Result of refactoring code. Still Works!

All of the bio methods have about the same type of coding style so it pattern matches a little bit which i’m not too happy about, but hey! It’s an MVP for now!

The dog_bio.rb is where all of the magic has been happening for my CLI to be working properly and where I’ve been getting all this information parsed from. Starting off with the class method self.list:

list and scrape_dogs class methods

self.list is a class method that call upon another class method that in fact! calls upon other class methods. Thats a lot of methods being called upon another. So whats going on in scrape_dogs? I created an empty array named dogs, I then have it shoveled in by multiple methods and finally being called once again with all the other methods in it. So now the empty array is no longer empty! It holds all of the other methods in a list. Now for the methods being put in the array.

Class methods scraping information from Purina

Each one of these methods are parsing information using Nokogiri, scraping information from the website and being put into my application. doc is being set to Nokogiri::HTML and opening the website address. Doggo is being used to create a new id, then we use doggo to set it up with a breed using .breed and having it parsed in with doc.search to search through the website for specific details and then having it put into text using .text. We later do the same thing with bio and then at the very end we call upon doggo so we have a finished product. Think of it as an assembly line, we need certain information put into our final product so we take turns putting something new in and then call upon it when its finished!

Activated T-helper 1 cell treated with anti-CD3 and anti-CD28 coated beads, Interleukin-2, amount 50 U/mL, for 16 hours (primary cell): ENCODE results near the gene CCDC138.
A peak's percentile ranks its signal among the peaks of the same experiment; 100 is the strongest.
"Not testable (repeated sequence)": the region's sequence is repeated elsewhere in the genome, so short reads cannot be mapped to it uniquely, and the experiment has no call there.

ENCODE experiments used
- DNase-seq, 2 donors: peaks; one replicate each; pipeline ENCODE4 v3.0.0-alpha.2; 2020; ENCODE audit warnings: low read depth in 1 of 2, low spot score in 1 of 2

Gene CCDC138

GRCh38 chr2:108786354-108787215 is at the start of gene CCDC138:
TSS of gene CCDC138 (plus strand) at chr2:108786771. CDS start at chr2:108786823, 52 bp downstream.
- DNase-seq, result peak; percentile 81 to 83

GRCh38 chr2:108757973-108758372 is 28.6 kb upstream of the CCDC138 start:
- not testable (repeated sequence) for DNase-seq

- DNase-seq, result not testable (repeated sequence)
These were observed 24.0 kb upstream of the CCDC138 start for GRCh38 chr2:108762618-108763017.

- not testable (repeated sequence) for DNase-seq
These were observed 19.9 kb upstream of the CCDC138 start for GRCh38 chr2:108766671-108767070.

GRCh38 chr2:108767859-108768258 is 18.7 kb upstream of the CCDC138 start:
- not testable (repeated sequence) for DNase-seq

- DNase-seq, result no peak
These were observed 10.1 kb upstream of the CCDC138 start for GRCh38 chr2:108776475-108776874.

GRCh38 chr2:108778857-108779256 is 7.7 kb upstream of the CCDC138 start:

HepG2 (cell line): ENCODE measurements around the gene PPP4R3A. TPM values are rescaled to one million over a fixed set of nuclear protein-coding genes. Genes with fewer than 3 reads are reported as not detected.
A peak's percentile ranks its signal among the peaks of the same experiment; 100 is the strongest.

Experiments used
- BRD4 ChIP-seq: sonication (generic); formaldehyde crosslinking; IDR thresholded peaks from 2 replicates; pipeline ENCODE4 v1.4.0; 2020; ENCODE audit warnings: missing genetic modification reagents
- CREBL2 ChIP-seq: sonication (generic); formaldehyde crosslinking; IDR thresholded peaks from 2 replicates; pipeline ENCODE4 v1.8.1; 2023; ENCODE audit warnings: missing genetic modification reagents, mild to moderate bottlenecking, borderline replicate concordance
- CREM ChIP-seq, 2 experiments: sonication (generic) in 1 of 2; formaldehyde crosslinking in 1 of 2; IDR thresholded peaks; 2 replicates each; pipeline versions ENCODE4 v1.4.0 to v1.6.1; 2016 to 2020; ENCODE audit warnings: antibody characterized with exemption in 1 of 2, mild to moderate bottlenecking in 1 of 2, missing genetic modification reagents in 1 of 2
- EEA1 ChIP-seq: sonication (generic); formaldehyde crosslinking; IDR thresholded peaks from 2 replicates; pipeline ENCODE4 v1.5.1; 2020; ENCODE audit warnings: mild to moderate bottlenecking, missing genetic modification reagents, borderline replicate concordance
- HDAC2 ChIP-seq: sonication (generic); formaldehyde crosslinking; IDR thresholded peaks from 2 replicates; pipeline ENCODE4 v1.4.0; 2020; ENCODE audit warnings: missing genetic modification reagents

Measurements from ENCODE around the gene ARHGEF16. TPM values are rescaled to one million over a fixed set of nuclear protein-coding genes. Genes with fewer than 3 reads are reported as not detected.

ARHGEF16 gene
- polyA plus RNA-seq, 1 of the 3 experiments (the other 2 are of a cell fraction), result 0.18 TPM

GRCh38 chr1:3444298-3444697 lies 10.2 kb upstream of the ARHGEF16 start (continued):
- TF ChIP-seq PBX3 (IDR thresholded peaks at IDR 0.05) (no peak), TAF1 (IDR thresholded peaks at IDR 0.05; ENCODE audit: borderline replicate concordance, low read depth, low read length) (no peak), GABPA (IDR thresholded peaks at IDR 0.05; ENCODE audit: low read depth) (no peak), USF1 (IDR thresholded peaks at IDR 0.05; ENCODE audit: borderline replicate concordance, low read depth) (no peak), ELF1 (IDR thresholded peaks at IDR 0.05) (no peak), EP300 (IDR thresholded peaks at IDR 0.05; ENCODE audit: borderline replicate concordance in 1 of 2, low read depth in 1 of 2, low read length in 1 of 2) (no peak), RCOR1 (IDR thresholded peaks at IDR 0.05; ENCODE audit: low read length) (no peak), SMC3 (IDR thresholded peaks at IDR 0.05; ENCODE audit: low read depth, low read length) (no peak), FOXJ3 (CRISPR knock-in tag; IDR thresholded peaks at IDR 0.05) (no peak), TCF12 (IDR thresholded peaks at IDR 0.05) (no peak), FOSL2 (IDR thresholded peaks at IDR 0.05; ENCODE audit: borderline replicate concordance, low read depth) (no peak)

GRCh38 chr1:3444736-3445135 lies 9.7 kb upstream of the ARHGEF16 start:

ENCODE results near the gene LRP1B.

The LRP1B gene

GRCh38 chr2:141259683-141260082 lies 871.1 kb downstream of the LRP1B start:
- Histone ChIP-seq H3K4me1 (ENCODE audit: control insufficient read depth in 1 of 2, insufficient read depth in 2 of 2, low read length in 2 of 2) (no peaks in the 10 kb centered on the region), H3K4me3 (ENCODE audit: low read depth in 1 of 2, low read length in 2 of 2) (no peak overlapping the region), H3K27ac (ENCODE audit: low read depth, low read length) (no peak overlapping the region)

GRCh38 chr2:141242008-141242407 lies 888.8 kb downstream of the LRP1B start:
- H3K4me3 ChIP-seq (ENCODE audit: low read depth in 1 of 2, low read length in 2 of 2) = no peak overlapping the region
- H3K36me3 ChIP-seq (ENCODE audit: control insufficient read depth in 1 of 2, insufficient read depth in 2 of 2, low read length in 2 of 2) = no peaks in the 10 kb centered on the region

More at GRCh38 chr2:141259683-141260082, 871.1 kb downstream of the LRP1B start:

Finally when we have everything set up, we go into our bin folder and have Dog::CLI.new.call.

Runs the program

With this in our dog file, we call upon it in terminal where it starts the program and then goes ahead an grabs the call method that we have in our cli file.

call method

With that, we’ve made it back to where we started. How I approached this task. It took some time to make and even moreI should say attempting to explain it on paper into actual English! It was a big struggle making sure everything worked. A big tip that was given to me was “ALWAYS TEST YOUR CODE! EVEN IF IT’S THE SMALLEST CHANGE, TEST!” I now always test my code no matter the change.

Thanks!

Thank you for reading and hope that anything I published will help you! Remember to test your code!